Something says that Fisher and the Aggies strength coaches are going to use the comments as a bit of a challenge in the weight room and during spring practice over the coming months as they lay the groundwork for the 2018 season. Even the most ardent maroon and white supporters would probably agree with the sentiment that the team went a little soft toward the end of Sumlin’s tenure but it’s not everyday you see a coach call out his new program quite like that.

Maybe it’s something in the water down there in College Station though, judging by some other comments by the school’s athletic director, but one thing is for certain — things are going to be very different at Texas A&M going forward.

Scott Frost wants Nebraska football roster to grow to 150 players or more in 2018

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In the days before you were limited to 85 scholarship players, it was not totally uncommon to see teams stock their rosters full of players and wind up in the triple-digits with close to 200 players on a team. Even after the NCAA mandated a limit of 85 scholarships, roster sizes were still not that much smaller when you factored in walk-ons and others on a squad.

It appears Scott Frost wants to get back to those sort of days in Lincoln and is apparently pushing the school to help him expand the Cornhuskers roster right into the 150 range.

“I’d like to accommodate (Frost’s) desire” to expand the roster, athletic director Bill Moos said this week in an interview with Rivals’ HuskerOnline. “But we do have that issue with Title IX” along with locker room facilities challenges, organized practice schedules, and other daily management nuts and bolts to sort through.

“Nebraska has been known for having a lot of players on the team…a lot of walk-ons. I’d like to get back to that,” Frost had said on Signing Day earlier in the month. “The best thing Coach (Tom) Osborne did was have everybody practice… and part of that is what led to the development of players and helped walk-ons and young players get better faster and get on the field and help the team. I think that’s an asset that Nebraska can have if we’re willing to expand the roster.”

HuskerOnline details some of the compliance and budgetary challenges that going to 150 would entail but it certainly sounds like the school is making the effort to beef the numbers up. The Cornhuskers are well known in college football history for their walk-on program and roughly 10-15 walk-ons per class would apparently help them land right around Frost’s ideal roster size after factoring in the 85 full-scholarship players he would recruit.

Interestingly, going to 150 would allow the program to pass Michigan for the Big Ten’s biggest roster. The Wolverines under Jim Harbaugh are reportedly sitting at around 135 players after the 2017 season while most of the other conference’s schools are mostly around the 120 mark with a few exceptions. Title IX is not surprisingly the biggest obstacle for teams but it seems like some can manage things with no issue.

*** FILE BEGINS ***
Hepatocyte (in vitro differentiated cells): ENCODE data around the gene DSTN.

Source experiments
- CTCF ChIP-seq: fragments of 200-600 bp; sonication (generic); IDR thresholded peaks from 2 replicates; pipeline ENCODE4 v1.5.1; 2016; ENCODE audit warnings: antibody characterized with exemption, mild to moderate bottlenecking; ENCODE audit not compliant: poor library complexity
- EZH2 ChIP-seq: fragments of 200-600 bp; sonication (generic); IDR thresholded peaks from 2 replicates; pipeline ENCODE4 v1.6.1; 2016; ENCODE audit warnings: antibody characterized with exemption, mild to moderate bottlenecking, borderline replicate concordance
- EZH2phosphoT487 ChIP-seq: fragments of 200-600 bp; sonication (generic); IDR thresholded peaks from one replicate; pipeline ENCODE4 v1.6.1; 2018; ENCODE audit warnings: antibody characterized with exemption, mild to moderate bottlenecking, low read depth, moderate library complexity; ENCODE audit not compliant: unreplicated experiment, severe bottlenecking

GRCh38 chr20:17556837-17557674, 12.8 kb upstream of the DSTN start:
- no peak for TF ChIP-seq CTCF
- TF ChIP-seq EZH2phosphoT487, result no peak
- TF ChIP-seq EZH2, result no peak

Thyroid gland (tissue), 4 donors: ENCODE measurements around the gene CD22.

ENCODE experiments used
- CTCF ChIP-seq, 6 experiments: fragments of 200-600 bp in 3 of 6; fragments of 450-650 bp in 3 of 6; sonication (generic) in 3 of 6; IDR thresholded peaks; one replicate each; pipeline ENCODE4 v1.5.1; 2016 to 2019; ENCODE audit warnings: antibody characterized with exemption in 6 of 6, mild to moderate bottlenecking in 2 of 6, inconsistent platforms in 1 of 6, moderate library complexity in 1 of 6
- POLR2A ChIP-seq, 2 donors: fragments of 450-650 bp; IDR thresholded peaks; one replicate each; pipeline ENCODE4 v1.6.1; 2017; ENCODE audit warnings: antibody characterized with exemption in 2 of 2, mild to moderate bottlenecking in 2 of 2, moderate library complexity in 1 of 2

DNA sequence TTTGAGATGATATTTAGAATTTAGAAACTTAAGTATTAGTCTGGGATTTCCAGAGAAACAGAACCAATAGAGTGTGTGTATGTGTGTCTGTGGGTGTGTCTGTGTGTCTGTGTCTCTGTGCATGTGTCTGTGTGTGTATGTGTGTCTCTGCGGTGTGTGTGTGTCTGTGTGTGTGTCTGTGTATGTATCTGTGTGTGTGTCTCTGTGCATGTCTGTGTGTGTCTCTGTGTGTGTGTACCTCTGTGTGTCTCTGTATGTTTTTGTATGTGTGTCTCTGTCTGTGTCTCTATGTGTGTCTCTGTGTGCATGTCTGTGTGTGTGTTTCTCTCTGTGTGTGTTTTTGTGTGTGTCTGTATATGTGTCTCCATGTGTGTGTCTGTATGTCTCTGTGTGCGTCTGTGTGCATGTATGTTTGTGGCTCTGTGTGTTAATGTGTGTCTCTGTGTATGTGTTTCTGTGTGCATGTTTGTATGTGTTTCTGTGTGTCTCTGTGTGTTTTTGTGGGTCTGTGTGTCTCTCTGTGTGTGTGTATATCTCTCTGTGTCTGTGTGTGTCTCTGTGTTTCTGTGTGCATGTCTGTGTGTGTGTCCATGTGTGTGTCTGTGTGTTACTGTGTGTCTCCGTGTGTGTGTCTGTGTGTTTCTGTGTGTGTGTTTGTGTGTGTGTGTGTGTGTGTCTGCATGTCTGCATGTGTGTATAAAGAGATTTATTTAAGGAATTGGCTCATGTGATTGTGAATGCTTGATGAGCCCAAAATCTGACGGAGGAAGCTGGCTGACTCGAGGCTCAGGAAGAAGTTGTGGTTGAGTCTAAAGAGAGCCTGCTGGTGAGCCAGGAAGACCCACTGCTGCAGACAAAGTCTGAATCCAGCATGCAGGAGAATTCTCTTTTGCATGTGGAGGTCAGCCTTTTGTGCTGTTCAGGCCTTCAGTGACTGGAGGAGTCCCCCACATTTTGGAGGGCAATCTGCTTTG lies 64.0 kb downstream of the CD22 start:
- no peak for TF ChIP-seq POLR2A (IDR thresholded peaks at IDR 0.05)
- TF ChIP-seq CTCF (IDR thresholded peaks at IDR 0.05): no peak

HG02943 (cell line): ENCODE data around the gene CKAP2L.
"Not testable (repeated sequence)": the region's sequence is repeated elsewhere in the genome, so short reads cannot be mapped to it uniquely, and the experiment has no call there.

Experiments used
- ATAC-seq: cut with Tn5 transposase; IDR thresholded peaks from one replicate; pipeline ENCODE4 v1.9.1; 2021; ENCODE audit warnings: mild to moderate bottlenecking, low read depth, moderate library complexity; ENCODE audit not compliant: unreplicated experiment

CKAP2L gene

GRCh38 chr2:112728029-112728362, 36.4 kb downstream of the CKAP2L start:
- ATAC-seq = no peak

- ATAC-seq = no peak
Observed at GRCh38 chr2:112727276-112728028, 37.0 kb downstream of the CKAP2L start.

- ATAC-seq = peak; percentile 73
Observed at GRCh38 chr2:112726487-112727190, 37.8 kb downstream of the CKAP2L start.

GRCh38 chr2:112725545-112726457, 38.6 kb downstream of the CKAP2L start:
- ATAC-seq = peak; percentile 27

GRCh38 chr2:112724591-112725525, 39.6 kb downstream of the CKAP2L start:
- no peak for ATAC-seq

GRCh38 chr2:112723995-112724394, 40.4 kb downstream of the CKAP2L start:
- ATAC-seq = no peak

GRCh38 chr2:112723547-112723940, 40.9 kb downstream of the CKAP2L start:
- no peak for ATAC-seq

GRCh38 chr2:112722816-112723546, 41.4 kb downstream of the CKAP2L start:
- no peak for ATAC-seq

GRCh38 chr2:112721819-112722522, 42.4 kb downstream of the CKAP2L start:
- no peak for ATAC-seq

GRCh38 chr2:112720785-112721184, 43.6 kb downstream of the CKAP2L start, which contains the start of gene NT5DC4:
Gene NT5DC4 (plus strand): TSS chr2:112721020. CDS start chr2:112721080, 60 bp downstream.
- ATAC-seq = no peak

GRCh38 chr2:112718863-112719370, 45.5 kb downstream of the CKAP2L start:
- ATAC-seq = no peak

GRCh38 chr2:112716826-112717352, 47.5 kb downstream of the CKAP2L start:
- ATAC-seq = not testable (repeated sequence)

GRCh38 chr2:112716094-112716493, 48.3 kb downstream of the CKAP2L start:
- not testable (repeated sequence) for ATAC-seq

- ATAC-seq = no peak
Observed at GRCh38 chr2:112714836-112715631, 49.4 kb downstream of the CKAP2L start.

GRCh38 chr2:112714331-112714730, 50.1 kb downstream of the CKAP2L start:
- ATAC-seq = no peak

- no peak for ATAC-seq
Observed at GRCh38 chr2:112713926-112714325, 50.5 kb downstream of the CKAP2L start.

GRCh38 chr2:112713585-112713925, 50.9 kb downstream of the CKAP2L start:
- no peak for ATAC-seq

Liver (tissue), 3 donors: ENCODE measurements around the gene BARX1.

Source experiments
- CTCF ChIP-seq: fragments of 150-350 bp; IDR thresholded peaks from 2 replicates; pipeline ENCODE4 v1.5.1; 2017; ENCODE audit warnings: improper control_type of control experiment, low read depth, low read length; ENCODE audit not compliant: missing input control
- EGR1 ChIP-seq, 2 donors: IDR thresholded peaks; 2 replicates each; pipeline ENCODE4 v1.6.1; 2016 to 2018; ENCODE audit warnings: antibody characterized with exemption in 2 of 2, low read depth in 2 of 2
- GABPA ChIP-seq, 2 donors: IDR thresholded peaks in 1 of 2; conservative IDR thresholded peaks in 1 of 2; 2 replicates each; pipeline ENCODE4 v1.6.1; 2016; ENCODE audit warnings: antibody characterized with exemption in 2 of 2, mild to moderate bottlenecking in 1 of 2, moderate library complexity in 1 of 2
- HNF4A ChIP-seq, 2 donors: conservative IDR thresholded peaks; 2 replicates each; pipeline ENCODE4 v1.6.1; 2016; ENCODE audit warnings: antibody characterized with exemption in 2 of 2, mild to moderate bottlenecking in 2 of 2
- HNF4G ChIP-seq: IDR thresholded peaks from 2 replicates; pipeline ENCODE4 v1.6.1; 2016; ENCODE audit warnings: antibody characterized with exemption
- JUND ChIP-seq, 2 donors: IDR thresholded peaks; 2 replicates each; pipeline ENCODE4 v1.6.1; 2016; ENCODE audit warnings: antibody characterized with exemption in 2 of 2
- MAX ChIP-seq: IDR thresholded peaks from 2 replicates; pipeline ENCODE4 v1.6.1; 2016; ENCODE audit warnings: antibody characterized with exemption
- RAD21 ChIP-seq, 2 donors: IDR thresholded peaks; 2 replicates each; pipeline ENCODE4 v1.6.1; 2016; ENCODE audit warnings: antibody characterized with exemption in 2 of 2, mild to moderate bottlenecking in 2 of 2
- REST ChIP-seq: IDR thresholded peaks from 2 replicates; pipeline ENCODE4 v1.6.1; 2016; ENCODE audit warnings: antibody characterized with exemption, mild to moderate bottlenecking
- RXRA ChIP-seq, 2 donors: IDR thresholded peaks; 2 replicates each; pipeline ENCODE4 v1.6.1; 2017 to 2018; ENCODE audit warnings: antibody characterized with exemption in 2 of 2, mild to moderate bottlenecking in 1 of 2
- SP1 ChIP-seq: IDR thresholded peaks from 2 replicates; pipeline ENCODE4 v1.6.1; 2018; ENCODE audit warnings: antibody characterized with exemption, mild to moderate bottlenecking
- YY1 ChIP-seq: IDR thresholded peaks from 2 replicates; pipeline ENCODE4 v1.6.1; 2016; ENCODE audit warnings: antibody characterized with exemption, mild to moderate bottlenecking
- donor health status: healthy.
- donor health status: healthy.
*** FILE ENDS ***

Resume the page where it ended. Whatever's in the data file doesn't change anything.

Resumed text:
Frost was hired this offseason to help take Nebraska back to their perch atop college football and it seems like he is certainly attempting to do that in more ways than one when it comes to Big Red.

Purdue hires Utah State’s Mark Tommerdahl as special teams and tight ends coach

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Jeff Brohm is bringing in longtime coaching veteran Mark Tommerdahl to fill out his staff and serve as Purdue’s special teams and tight ends coach.

The Boilermakers announced the move on Saturday afternoon as Tommerdahl heads to West Lafayette after spending just a season at Utah State where he also coached running backs and ran the Aggies’ special teams. While his stay in Logan was brief, Tommerdahl has been all over the country in 34 years as a coach and is highly regarded for his work in the kicking game.

Tommerdahl has plenty of prior Power Five coaching experience and spent four seasons with Sonny Dykes at Cal where he coached three different position groups and served as assistant head coach. Prior to that he also had stops at Louisiana Tech, Texas A&M, Alabama, TCU and several other schools.

The move to bring in Tommerdahl fills the spot on the Boilermakers’ staff that was left when former Houston coach Tony Levine left after one season with the school to pursue opportunities outside of the coaching profession. Brohm’s 10th assistant Kevin Wolthausen was also given special teams responsibilities when he was elevated to a full-time role so it’s possible the team is really beefing up their emphasis on the third phases of the game with the two new coaches splitting duties when it comes to special teams.

Either way, after a surprising 2017 season that ended with a bowl game victory it’s pretty clear that Brohm is not just sitting back when it comes to his coaching staff and is bringing in some veteran names to help the team take the next step in 2018.